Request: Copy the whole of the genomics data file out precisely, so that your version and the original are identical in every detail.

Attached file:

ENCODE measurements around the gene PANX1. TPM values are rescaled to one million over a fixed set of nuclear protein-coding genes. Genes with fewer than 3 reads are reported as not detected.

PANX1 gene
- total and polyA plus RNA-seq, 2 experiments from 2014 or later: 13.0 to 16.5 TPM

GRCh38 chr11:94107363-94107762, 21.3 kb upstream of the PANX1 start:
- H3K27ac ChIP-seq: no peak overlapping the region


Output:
ENCODE measurements around the gene PANX1. TPM values are rescaled to one million over a fixed set of nuclear protein-coding genes. Genes with fewer than 3 reads are reported as not detected.

PANX1 gene
- total and polyA plus RNA-seq, 2 experiments from 2014 or later: 13.0 to 16.5 TPM

GRCh38 chr11:94107363-94107762, 21.3 kb upstream of the PANX1 start:
- H3K27ac ChIP-seq: no peak overlapping the region